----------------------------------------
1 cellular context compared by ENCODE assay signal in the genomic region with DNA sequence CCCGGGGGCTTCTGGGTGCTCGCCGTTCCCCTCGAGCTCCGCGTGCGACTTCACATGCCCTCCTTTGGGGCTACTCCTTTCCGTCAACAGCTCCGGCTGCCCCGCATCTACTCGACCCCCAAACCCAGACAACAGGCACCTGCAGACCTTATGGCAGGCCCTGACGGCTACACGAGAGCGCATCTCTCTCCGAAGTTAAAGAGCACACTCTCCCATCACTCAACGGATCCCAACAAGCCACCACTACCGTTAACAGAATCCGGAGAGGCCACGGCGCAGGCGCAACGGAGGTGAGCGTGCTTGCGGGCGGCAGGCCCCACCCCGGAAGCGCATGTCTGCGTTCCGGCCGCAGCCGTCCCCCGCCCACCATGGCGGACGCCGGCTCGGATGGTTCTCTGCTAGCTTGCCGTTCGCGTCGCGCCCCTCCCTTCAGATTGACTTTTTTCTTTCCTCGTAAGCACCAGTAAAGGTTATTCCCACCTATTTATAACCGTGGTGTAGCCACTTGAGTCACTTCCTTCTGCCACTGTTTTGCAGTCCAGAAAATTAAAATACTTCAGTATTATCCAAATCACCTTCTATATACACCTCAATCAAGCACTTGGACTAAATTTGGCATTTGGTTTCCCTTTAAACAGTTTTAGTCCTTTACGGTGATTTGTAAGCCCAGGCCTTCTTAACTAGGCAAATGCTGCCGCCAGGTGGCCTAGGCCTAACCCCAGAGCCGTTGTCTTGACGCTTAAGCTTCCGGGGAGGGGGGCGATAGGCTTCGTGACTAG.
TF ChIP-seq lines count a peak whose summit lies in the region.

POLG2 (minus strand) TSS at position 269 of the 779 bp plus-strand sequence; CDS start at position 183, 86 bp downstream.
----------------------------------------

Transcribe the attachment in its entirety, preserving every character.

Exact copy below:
1 cellular context compared by ENCODE assay signal in the genomic region with DNA sequence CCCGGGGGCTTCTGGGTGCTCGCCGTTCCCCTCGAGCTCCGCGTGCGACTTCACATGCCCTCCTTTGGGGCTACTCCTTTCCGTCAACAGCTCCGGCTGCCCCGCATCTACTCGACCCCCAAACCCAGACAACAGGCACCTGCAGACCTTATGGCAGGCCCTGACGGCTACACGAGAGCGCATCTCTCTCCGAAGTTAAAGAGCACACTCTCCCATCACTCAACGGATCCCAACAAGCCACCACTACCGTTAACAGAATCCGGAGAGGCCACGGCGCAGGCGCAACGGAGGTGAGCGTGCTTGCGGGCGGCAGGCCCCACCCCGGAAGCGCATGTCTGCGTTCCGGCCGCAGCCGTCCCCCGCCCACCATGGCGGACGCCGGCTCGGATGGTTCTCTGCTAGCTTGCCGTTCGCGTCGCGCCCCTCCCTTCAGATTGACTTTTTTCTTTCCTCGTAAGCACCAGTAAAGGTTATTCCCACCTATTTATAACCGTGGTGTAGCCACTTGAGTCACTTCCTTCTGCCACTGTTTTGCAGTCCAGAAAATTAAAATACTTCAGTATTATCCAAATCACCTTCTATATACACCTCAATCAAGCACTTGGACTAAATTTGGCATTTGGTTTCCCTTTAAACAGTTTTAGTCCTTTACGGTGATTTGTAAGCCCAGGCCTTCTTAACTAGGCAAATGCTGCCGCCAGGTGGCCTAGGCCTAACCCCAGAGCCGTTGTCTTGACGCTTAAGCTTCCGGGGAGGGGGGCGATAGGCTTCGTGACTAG.
TF ChIP-seq lines count a peak whose summit lies in the region.

POLG2 (minus strand) TSS at position 269 of the 779 bp plus-strand sequence; CDS start at position 183, 86 bp downstream.